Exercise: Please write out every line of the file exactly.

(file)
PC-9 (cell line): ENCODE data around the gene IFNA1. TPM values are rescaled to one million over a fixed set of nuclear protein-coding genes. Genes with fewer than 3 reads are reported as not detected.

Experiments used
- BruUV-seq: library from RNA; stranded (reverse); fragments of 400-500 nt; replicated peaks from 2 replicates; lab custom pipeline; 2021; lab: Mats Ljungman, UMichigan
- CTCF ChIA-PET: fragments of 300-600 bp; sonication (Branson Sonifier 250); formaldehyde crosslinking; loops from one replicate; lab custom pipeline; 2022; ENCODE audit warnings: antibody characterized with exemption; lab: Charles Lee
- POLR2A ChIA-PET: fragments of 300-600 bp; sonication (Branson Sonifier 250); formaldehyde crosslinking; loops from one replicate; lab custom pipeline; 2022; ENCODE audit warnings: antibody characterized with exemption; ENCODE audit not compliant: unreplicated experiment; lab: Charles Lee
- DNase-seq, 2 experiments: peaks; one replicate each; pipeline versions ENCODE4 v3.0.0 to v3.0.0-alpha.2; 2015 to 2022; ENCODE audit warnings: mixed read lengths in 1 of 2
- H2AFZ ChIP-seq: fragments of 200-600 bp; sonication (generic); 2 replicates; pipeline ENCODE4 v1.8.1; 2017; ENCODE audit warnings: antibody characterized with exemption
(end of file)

PC-9 (cell line): ENCODE data around the gene IFNA1. TPM values are rescaled to one million over a fixed set of nuclear protein-coding genes. Genes with fewer than 3 reads are reported as not detected.

Experiments used
- BruUV-seq: library from RNA; stranded (reverse); fragments of 400-500 nt; replicated peaks from 2 replicates; lab custom pipeline; 2021; lab: Mats Ljungman, UMichigan
- CTCF ChIA-PET: fragments of 300-600 bp; sonication (Branson Sonifier 250); formaldehyde crosslinking; loops from one replicate; lab custom pipeline; 2022; ENCODE audit warnings: antibody characterized with exemption; lab: Charles Lee
- POLR2A ChIA-PET: fragments of 300-600 bp; sonication (Branson Sonifier 250); formaldehyde crosslinking; loops from one replicate; lab custom pipeline; 2022; ENCODE audit warnings: antibody characterized with exemption; ENCODE audit not compliant: unreplicated experiment; lab: Charles Lee
- DNase-seq, 2 experiments: peaks; one replicate each; pipeline versions ENCODE4 v3.0.0 to v3.0.0-alpha.2; 2015 to 2022; ENCODE audit warnings: mixed read lengths in 1 of 2
- H2AFZ ChIP-seq: fragments of 200-600 bp; sonication (generic); 2 replicates; pipeline ENCODE4 v1.8.1; 2017; ENCODE audit warnings: antibody characterized with exemption